93. 93. Summary<br />Those elements for retention and successful completion suggested the availability of integrated services, which integrated culturally and gender-specific concerns<br />6/28/2011<br />Presented by Lynda Edner<br />42<br />
    94. 94. Future Studies<br />Any future studies should examine the differences in women by ethnic group, by age, and geographic location for those seeking access to treatment facilities<br />6/28/2011<br />Presented by Lynda Edner<br />43<br />
    95. 95. Conclusion<br />In conclusion, any substance abuse treatment program that addresses the specific needs of women will improve treatment commitment, retention, and successful outcomes<br />6/28/2011<br />Presented by Lynda Edner<br />44<br />
    96. 96. References<br /> <br />Goldberg, M. (1995) Substance-abusing women: False stereotypes and real needs. Periodical National Association of Social Workers, Inc.<br />Grella, Christine, Greenwell, L. Journal of Behavior Services and Research, 2004, 31 (4), 367-383, 2004 National Counsel for Community Behavioral Healthcare<br />Jones, V. (2008) A comparison of anxiety levels among women in mixed gender substance abuse treatment facilities and women-only substance abuse treatment facilities Dissertation-School of Education Duquesne University <br />Newton, K, (2008), African American women's perceptions of and experiences with mandated substance abuse treatment: Implications for counselors Dissertations & Theses, Georgia State University <br />6/28/2011<br />Presented by Lynda Edner<br />45<br />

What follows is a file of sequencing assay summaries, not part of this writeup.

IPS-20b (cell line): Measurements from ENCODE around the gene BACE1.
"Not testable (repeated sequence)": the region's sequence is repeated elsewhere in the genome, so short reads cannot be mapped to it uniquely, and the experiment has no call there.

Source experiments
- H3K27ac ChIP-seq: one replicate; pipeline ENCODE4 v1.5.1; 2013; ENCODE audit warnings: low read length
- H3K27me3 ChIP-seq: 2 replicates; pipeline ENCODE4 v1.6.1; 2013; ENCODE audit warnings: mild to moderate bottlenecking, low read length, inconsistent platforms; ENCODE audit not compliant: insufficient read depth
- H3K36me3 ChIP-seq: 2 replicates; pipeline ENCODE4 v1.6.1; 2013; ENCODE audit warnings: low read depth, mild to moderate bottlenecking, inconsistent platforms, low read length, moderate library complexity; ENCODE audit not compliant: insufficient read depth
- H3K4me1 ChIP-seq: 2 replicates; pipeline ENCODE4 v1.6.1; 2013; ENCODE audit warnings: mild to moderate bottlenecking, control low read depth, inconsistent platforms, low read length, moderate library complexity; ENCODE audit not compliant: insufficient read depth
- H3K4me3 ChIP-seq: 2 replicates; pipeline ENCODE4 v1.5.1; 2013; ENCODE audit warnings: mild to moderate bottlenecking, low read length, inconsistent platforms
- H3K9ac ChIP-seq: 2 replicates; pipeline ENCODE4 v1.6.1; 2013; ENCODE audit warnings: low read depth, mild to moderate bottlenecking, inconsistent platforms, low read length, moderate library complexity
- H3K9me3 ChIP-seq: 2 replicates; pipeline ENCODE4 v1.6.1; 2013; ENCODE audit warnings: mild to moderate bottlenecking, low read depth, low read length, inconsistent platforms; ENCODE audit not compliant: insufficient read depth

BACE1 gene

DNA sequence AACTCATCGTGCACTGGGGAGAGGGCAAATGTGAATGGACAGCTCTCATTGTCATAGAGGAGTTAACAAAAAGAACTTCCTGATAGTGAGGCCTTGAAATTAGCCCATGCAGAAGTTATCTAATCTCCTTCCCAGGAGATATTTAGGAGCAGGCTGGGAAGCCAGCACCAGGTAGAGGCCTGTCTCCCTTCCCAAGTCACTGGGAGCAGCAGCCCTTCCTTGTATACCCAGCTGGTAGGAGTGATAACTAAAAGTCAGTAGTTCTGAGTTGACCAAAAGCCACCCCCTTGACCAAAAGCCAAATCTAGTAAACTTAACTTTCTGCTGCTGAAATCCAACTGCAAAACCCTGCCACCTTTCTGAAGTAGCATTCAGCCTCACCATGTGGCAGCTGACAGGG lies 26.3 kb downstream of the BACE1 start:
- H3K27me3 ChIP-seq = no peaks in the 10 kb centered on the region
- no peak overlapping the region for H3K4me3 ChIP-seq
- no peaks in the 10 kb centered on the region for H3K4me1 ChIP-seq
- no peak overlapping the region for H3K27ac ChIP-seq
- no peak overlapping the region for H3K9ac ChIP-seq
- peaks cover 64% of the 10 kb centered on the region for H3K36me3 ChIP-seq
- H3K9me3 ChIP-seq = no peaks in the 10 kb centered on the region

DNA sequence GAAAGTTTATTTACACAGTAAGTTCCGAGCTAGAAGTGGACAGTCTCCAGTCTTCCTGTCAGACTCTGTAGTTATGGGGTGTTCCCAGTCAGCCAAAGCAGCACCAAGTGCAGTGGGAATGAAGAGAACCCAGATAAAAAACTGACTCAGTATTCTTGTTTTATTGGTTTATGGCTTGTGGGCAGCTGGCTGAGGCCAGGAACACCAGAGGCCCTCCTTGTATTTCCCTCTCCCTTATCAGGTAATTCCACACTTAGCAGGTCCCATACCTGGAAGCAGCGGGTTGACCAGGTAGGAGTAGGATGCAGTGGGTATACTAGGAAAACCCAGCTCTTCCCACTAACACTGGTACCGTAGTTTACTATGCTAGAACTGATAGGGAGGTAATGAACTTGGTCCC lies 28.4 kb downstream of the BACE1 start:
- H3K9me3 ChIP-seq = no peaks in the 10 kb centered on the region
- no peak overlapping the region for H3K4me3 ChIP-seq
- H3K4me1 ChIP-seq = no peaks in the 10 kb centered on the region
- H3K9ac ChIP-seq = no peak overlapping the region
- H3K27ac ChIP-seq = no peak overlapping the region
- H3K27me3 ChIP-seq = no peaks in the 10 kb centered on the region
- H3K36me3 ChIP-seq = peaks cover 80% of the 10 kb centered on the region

97. 97. References<br />6/28/2011<br />Presented by Lynda Edner<br />46<br />U.S. Department of Health and Human Services Substance Abuse and Mental Health Services Administration (SAMHSA) (2009) Center for Substance Abuse Treatment: Substance Abuse Treatment: Addressing the Specific Needs of Women TIP-51 <br />Wallen, J. (1992) A Comparison of Male and Female Clients in Substance Abuse Treatment, Journal of Substance Abuse Treatment, Vol. 9. pp 243-248 Department of Family and Community Development, College of Human Ecology, University of Maryland, College Park, Maryland <br />